This has been possible because the Labour Party committed itself to austerity and the interests of the ruling class. Labour was first and foremost intent on reducing the public spending deficit: being austerity-lite meant that it could not offer anything more than a handful of crumbs to the working class. Early on in the election campaign Shadow Secretary Rachel Reeves contemptuously rejected the plight of the poorest sections of the working class: ‘We are not the party of people on benefits. We don’t want to be seen, and we’re not, the party to represent those out of work.’ Labour was not going to fight on behalf of the working class and did not deserve their votes. Years of failure by the trade union leadership to challenge austerity or Labour’s supine betrayal meant that millions were without representation at this election. Unite the Union General Secretary Len McCluskey’s promise that Miliband was advancing an increasingly radical programme convinced very few.

The rabid billionaire press attacks on the Labour Party and Ed Miliband are not sufficient to explain its defeat. The attacks on SNP and its leader Nicola Sturgeon had been equally vitriolic, yet it is evident that the Scottish working class voted SNP in huge numbers in a positive rejection of austerity and its main advocate in Scotland, the Labour Party. The Scottish working class will now have to test the SNP’s commitment to an anti-imperialist, anti-austerity future: it has so far failed to issue a real challenge to British imperialism, favouring instead joint rule with the Labour Party. But if there is one positive outcome of this general election, it is the destruction of the Scottish Labour Party which was always ready to stand in the way of progress.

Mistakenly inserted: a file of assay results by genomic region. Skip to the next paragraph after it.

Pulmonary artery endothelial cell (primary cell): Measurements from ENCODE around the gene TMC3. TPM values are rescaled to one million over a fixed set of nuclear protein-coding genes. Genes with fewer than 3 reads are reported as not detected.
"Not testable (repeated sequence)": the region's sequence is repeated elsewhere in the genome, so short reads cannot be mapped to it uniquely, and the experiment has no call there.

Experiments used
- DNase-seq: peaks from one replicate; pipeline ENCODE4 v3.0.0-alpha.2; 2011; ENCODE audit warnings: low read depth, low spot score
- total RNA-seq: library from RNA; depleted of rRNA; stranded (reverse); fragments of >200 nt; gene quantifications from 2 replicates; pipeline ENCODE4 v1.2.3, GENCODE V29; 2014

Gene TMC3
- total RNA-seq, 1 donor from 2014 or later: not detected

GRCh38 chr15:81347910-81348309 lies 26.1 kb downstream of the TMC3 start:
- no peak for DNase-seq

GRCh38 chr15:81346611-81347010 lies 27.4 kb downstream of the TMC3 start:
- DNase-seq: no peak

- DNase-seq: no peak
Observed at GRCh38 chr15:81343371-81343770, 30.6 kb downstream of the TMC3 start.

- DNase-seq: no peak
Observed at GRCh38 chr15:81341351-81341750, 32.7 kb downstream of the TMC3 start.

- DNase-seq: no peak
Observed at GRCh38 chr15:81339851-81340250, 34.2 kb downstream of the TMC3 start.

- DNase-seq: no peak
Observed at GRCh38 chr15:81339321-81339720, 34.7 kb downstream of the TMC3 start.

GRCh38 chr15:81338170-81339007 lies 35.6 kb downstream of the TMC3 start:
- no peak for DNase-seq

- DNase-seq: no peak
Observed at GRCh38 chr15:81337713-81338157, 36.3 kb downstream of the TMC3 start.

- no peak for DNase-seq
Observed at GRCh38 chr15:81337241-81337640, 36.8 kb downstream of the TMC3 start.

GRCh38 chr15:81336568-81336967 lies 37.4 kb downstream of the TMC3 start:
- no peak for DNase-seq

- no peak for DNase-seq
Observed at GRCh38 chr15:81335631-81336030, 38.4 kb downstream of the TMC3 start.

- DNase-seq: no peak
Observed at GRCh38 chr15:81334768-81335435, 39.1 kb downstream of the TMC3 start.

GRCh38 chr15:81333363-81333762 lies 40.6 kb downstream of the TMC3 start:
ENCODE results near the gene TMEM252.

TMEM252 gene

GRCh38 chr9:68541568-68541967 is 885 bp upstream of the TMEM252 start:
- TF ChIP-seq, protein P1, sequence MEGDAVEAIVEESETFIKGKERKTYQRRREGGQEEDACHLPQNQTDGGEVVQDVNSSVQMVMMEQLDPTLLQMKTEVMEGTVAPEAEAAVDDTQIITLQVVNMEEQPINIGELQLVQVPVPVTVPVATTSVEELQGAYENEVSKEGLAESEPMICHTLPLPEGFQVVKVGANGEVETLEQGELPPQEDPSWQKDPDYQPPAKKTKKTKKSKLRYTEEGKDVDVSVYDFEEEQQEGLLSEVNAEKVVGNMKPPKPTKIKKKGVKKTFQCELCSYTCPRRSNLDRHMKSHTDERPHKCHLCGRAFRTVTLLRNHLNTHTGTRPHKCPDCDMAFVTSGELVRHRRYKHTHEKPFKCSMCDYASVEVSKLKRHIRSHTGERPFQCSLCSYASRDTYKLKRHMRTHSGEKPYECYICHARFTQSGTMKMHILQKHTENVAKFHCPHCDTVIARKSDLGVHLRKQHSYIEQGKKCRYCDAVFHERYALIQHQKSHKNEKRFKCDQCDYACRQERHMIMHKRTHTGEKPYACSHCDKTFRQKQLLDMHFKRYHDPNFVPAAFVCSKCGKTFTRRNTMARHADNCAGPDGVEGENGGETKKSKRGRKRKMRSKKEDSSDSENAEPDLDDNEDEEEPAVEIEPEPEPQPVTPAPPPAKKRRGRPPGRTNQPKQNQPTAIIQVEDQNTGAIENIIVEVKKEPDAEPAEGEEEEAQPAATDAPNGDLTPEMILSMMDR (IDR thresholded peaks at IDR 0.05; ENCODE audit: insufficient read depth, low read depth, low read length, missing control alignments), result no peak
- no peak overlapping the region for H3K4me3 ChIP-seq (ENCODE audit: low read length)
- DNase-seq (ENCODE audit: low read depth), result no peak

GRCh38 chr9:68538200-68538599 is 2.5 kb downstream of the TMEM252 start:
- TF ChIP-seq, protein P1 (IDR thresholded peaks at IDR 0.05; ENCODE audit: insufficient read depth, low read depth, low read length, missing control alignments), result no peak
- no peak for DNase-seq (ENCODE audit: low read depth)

The ruling class will be content for its interests to be defended by a Tory government, and will be prepared to put up with the political and economic instability that will accompany the EU membership referendum to which the Tories are committed. Above all the ruling class has gained confidence from the absence of any serious working class resistance to the savage attacks of the last five years.

Labour politicians have constantly told us ‘wait till we get another Labour government’. This was the call of the Labour supporters who brought Tony Blair to power in 1997 and continued to cover up Labour’s imperialist, anti-working class role for the next 13 years. It is beyond the time when we should put an end to these illusions. There was never a short cut to defeating austerity and imperialism through the ballot box. Britain needs a socialist movement; one that is built from working class resistance. It cannot be built through the Labour Party but over its dead body. It cannot be built through the trade unions: the threads that tie them to the Labour Party mean they will undermine any struggle that poses a real challenge to the ruling class. Break with Labour now! Bury its opportunist corpse and begin the real fight back.